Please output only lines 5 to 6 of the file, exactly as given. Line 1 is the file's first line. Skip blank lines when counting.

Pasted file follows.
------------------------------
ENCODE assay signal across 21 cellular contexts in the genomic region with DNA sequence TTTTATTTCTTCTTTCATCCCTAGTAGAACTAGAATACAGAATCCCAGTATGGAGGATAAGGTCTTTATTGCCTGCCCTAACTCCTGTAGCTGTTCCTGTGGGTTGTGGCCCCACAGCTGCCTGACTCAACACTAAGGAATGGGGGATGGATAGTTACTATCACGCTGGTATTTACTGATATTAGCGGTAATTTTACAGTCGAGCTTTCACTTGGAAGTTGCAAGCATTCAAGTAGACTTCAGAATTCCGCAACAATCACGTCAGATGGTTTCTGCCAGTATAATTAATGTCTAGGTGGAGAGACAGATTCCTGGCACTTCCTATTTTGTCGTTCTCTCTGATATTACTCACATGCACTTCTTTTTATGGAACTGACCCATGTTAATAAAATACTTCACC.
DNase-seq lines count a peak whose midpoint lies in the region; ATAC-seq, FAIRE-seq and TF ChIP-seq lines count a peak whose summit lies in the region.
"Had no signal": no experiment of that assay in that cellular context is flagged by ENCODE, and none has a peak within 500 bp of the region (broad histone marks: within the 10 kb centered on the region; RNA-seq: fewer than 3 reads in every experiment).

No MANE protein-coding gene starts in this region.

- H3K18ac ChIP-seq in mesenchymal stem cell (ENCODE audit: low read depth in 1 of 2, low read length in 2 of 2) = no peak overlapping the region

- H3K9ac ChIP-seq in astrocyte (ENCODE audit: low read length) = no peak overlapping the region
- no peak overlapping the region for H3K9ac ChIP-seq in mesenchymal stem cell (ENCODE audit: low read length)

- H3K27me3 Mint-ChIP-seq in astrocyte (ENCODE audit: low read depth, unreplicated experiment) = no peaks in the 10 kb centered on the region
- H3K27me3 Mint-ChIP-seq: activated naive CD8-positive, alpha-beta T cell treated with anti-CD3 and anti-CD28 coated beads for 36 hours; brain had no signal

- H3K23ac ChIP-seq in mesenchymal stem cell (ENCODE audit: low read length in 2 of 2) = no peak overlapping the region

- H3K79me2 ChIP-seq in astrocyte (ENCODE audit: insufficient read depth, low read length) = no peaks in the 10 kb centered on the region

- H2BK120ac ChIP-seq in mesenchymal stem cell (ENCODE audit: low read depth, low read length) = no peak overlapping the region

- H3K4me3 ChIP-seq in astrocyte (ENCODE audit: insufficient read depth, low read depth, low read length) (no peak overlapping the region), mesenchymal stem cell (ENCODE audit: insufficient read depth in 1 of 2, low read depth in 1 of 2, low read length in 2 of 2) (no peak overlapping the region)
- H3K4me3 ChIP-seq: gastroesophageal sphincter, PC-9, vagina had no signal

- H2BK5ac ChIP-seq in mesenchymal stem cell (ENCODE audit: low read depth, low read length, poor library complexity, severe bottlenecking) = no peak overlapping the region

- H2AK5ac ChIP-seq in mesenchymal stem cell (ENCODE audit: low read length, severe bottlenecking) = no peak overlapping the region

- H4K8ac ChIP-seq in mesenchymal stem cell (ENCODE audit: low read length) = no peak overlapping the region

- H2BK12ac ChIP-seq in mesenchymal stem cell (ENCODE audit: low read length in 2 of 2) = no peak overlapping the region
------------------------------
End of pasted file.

- H3K18ac ChIP-seq in mesenchymal stem cell (ENCODE audit: low read depth in 1 of 2, low read length in 2 of 2) = no peak overlapping the region

- H3K9ac ChIP-seq in astrocyte (ENCODE audit: low read length) = no peak overlapping the region